The Fourth of July is a widely celebrated holiday nationwide. A substantial part of many Fourth of July celebrations both leading up to and during the holiday is the novelty and fun of fireworks. During this year’s holiday celebrations, the member doctors of the Wisconsin Optometric Association (WOA) urge all citizens to exercise caution and safety when using all types of fireworks.
Outside of injuries to the hands and fingers, eye injuries are among the most common injuries that result from the improper use of fireworks. According to the U.S. Consumer Product Safety Commission, an estimated 9,600 fireworks-related injuries were treated in 2011. In a study conducted by CPSC staff of fireworks injuries from June 17 through July 17, 2011, injuries to the eye were the second most common fireworks-related injuries as measured, accounting for nearly 1 in 5 cases. While fireworks-related injuries typically result in burns on other parts of the body, contusions, lacerations and lodged foreign bodies are common eye injuries.
Of concern in this study are results showing that children and young adults under 20 years of age accounted for more than 30 percent of all estimated injuries caused by fireworks, and more than 1 in 4 children under the age of 15 suffered fireworks-related injuries in this time period. Topping the list of injury causes were sparklers, a favorite among children and generally thought to be reasonably safe by many adults. The young, who tend to be especially attracted to the spectacle of using fireworks, are suffering the greatest negative impact as a result. In terms of gender, males are overwhelmingly impacted, comprising 68 percent of fireworks-related injury occurrences.
“As adults and parents, we must take the reins in promoting the safe use of fireworks to everyone within our circle of family and friends,” advises current WOA president and Milwaukee and Madison area optometrist Dr. Kellye Knueppel. “As an eye doctor, I have seen firsthand the devastating results of fireworks-related accidents to the eye. Most of these injuries could have been avoided.”
The purchase and use without a permit of some consumer fireworks is legal in Wisconsin. However, the WOA reminds all citizens that no private use of fireworks is completely without risk, and therefore urges citizens to attend fireworks displays conducted by professionals. Those who choose to use fireworks this Fourth of July should follow common sense safety guidelines. Provide adult supervision to older children at all times; instruct children to leave the area immediately if their friends are using fireworks without adult supervision; do not allow young children to play with or ignite fireworks; never shoot off fireworks in metal or glass containers, as these materials can explode and release shrapnel; never try to re-light or pick up fireworks that have not ignited fully; and always keep a bucket of water on hand in case of a malfunction or fire.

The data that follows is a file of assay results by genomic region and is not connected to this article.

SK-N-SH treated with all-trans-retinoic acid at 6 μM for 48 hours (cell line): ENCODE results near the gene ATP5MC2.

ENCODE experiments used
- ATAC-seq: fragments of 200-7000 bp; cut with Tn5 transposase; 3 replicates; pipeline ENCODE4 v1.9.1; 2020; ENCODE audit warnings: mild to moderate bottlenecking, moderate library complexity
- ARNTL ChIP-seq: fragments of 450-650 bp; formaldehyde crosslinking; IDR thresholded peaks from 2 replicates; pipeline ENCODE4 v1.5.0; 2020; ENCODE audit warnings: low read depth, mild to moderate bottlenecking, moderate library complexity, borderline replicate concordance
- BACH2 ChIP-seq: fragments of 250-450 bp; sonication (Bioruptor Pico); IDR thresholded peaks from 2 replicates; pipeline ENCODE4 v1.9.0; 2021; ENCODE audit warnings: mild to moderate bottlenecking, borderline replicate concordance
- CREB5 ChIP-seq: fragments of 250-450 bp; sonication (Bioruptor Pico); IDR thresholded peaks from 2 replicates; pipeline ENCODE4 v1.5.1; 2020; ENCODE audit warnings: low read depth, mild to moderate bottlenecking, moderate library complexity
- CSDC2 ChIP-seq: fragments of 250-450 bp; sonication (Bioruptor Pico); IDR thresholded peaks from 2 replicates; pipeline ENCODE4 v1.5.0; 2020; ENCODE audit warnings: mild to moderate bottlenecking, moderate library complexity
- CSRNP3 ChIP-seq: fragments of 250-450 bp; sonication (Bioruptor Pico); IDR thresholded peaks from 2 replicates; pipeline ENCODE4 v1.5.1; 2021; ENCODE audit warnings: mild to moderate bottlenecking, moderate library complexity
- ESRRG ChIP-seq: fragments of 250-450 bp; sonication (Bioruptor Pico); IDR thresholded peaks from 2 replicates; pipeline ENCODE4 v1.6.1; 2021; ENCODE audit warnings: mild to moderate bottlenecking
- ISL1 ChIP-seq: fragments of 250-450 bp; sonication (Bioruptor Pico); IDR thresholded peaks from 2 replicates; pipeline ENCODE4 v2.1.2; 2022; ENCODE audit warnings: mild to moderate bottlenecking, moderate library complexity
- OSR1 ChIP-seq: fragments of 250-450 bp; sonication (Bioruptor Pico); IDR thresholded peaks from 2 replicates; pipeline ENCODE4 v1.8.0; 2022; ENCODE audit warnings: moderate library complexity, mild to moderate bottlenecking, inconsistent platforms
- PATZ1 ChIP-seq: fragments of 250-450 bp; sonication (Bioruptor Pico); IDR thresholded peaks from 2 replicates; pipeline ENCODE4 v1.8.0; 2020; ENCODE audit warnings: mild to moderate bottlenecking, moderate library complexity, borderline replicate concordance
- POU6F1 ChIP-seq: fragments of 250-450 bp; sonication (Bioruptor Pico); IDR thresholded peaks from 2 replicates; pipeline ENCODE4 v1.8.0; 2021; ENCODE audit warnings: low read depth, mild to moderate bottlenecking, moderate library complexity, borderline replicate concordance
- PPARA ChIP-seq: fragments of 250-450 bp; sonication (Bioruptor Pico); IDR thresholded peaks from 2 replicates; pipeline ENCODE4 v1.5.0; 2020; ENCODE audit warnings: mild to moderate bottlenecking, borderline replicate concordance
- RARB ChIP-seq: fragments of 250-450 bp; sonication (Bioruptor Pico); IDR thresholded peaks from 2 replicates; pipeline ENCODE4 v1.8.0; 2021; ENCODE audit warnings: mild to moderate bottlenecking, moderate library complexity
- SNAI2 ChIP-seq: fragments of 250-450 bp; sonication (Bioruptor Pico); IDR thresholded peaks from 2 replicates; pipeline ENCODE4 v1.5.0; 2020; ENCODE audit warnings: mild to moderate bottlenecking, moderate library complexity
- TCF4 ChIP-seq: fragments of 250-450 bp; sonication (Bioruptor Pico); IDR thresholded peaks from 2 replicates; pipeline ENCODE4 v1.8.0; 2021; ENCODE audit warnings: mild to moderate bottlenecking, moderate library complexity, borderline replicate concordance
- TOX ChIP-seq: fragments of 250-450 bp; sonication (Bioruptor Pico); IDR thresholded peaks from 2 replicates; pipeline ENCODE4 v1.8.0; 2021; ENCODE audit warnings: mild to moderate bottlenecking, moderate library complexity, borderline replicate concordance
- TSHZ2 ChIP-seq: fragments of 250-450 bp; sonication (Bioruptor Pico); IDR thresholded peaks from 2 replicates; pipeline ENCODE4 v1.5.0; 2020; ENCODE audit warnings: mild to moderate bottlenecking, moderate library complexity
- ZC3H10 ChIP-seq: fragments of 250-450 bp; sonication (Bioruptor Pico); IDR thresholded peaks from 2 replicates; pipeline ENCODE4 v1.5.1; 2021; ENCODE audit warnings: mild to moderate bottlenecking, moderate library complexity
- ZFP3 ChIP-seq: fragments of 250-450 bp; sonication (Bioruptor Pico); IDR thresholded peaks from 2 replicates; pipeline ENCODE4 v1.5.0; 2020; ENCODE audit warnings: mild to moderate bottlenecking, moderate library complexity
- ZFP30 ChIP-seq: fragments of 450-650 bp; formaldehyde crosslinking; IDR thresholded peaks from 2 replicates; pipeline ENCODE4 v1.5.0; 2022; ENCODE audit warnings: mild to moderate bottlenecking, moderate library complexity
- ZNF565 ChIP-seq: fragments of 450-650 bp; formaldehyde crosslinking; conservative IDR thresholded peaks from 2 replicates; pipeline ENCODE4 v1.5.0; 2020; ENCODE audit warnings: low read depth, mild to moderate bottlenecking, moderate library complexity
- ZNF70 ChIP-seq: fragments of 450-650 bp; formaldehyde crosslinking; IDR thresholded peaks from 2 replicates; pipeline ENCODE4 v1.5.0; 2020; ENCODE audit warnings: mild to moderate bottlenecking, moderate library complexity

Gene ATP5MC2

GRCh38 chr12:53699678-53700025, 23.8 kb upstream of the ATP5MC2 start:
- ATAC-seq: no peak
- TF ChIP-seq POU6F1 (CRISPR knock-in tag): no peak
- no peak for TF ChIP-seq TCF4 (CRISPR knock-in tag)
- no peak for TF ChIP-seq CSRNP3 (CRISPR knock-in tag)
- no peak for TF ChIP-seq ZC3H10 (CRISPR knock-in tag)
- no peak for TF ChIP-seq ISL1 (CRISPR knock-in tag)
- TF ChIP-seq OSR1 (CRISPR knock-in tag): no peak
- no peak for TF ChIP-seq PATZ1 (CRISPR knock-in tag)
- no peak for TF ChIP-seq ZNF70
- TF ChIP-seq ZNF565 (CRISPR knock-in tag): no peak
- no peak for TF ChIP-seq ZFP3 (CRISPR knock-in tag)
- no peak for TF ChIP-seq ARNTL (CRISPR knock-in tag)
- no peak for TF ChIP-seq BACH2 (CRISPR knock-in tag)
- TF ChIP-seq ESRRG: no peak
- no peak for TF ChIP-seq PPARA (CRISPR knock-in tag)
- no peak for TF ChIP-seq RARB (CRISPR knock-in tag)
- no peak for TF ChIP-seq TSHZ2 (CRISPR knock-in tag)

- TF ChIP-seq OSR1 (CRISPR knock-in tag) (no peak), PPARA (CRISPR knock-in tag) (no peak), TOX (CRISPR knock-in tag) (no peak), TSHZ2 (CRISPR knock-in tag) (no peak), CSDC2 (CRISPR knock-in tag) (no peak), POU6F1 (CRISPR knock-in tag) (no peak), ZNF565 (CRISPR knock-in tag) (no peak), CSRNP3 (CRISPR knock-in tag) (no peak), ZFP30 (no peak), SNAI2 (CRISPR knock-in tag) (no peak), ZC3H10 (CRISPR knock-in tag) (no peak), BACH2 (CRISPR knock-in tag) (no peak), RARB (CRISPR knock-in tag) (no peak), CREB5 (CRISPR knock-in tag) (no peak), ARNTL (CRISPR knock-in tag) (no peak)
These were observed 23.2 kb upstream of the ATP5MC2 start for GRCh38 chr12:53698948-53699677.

If an accident does occur, minimize damage to the eye and help potentially save a person’s sight by following these guidelines:
• Seek medical attention immediately, even for seemingly mild injuries. “Mildly” damaged areas can worsen and end in serious vision loss or even blindness.
• Shield the eye from pressure. Tape or secure the bottom of a foam cup, milk carton or similar shield against the brow, cheek and bridge of the nose.
• Do not rub the eye or apply pressure. If any eye tissue is torn, rubbing might cause more serious damage.
• Do not attempt to rinse out the eye. This can be even more damaging than rubbing.
• Do not give aspirin/ibuprofen (or other non-steroidal anti-inflammatory drugs) to try to reduce the pain. These medications thin the blood and might increase bleeding.
• Do not apply ointment or any medication without consulting a licensed eye doctor.